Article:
PDXOXO: ANYA MARINA, EMMETT MONTGOMERY, MICHAEL LERNER
(Doug Fir, 830 E Burnside) Musician Anya Marina wants to share her illicit love affair with Portland at her new variety show, PDXOXO, where she'll host a night of music, comedy, and film. Kooky Seattle comedian Emmett Montgomery lays down the laughs, while Michael Lerner of Telekinesis plays, and Spencer Gentz shows off his adorable roller-skating video of Marina's song "Notice Me." COURTNEY FERGUSON
TY SEGALL AND WHITE FENCE, NUCULAR AMINALS, YOUTHBITCH
(Star Theater, 13 NW 6th) Ty Segall's been heralded by critics as the "next Jay Reatard" too many times to count, but the similarities are, for the most part, superficial. There's something distinctly Californian about Segall's songs and indolent style of singing, and his latest LP, last year's Goodbye Bread, displays more solo Lennon than Oblivians influence (chances are Segall would have picked up a guitar and begun cutting records even if that whole punk thing had never happened). But like Reatard, Segall is overwhelmingly prolific—he's been involved in more than 40 releases since his first in 2005, and his latest, a split LP with psychedelic pop band White Fence titled Hair, is one of his most consistent to date. MORGAN TROPER
INTO THE WOODS QUARTERLY: STAY CALM, ONUINU, GRAPEFRUIT, WHITE FANG, DJ SECRET KEBAB
(Holocene, 1001 SE Morrison) A word of advice: Look your hottest for Into the Woods' latest showcase of live performances and music videos. The crew will be filming the show (footage for "an undisclosed project"), and you will definitely be on camera. Talk about meta. The surprisingly prolific documentary collective, who produce band videos for free, has curated a lineup featuring Stay Calm, Onuinu, DIY darlings White Fang, and the arpeggiated kosmische musik of Grapefruit, the latest guise of Charlie Salas Humara, whose record release party is in tandem with this show. ITW's videos can vary drastically in weirdness, as well as quality—which is not a criticism because, again, it's all done by volunteers. Their latest batch premieres tonight and includes Neal Morgan, Eleanor Friedberger, and YACHT in, naturally, a laser tag arena. REBECCA WILSON
GAUNTLET HAIR, YUKON BLONDE, DANA BUOY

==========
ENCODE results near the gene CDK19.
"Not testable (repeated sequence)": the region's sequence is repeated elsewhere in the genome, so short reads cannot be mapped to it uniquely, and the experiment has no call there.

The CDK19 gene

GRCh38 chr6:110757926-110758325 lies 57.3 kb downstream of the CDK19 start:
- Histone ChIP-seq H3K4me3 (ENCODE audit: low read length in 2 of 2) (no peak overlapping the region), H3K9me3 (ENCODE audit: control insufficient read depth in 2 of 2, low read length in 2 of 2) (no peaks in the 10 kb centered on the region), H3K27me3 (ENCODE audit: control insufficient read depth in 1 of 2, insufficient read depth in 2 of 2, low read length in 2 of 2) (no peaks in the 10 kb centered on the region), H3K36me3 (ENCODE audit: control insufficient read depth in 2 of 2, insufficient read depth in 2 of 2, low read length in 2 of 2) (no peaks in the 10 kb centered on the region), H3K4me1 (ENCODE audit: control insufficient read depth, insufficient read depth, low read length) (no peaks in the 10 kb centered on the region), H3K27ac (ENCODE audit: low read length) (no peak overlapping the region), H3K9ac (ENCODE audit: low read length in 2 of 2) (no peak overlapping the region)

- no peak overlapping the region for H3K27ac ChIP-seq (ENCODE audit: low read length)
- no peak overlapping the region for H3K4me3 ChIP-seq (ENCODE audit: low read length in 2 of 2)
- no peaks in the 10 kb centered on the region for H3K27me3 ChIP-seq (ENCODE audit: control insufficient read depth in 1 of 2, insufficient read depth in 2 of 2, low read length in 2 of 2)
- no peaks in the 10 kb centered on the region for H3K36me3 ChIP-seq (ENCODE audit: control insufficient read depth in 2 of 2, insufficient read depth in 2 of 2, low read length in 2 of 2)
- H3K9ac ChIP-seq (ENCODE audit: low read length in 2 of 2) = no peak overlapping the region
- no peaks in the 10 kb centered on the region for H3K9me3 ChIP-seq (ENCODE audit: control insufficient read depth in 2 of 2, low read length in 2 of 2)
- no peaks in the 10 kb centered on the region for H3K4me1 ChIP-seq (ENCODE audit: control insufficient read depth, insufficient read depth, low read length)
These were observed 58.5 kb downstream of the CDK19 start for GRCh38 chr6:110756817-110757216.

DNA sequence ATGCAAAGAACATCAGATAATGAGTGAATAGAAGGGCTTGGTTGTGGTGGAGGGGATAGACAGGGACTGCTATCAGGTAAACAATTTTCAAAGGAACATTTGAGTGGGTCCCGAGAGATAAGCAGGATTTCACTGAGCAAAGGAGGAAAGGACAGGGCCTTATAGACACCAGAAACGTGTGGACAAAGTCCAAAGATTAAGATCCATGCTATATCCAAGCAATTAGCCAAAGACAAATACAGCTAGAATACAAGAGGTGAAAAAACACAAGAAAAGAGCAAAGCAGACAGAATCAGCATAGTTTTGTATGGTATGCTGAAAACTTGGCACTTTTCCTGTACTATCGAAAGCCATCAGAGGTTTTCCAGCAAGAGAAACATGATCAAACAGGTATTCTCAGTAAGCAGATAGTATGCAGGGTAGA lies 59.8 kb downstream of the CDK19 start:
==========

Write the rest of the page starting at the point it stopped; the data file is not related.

(Rotture, 315 SE 3rd) Summer Bodies, the debut album from Dana Buoy, is one of those happy records where you just can't decide which song you like best. They're all good! Dana Buoy—the alter ego of Akron/Family percussionist (and Portland dude) Dana Janssen—isn't the type of project one would expect from someone known best for his drumming. Sure, it's undeniably rhythmic, but not overly so—nor does Janssen go the Phil Collins route and ladle on the treacly piano ballads. Rather, he's made a tropical-tinged, supremely appealing collection of songs that's expansive, expressive, and emotionally personal, even as it reaches toward a communal universality. Janssen recognizes the intrinsic sturdiness of a simple phrase of melody, and his dreamy arrangements blow glowy, trippy smoke rings around 'em instead of obscuring them with busy work. Summer Bodies is a terrific record, and a more than worthy solo debut from a member of one of the most versatile, forward-looking bands of the past decade. NED LANNAMANN
COLIN STETSON, SARAH NEUFELD, GREGORY ROGOVE
(Mississippi Studios, 3939 N Mississippi) One could take the cynical route and say that avant-garde bass saxophone player Colin Stetson is well accepted in the zeitgeist because he's worked with acts like Arcade Fire and Bon Iver and is lauded by institutions like Pitchfork. Or one could simply listen to his music and have her or his mind blown. Stetson records with no loops or overdubs, and the utterly wondrous, alien compositions he creates are nothing like you've ever heard. GRANT BRISSEY
Tip for End Hits?
Email them here.
Get the best of the Mercury each week in your inbox!